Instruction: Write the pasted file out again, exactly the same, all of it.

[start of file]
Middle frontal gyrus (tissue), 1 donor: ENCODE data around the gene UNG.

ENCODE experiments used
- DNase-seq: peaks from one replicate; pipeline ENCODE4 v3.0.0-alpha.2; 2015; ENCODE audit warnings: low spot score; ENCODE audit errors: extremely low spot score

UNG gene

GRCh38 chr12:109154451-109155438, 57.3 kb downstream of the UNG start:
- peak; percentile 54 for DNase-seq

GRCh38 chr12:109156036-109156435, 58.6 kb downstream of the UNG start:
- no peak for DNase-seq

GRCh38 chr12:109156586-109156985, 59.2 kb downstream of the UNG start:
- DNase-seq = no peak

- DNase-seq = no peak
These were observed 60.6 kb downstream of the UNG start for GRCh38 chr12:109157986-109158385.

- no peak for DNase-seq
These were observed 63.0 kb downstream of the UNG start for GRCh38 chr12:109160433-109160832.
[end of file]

Middle frontal gyrus (tissue), 1 donor: ENCODE data around the gene UNG.

ENCODE experiments used
- DNase-seq: peaks from one replicate; pipeline ENCODE4 v3.0.0-alpha.2; 2015; ENCODE audit warnings: low spot score; ENCODE audit errors: extremely low spot score

UNG gene

GRCh38 chr12:109154451-109155438, 57.3 kb downstream of the UNG start:
- peak; percentile 54 for DNase-seq

GRCh38 chr12:109156036-109156435, 58.6 kb downstream of the UNG start:
- no peak for DNase-seq

GRCh38 chr12:109156586-109156985, 59.2 kb downstream of the UNG start:
- DNase-seq = no peak

- DNase-seq = no peak
These were observed 60.6 kb downstream of the UNG start for GRCh38 chr12:109157986-109158385.

- no peak for DNase-seq
These were observed 63.0 kb downstream of the UNG start for GRCh38 chr12:109160433-109160832.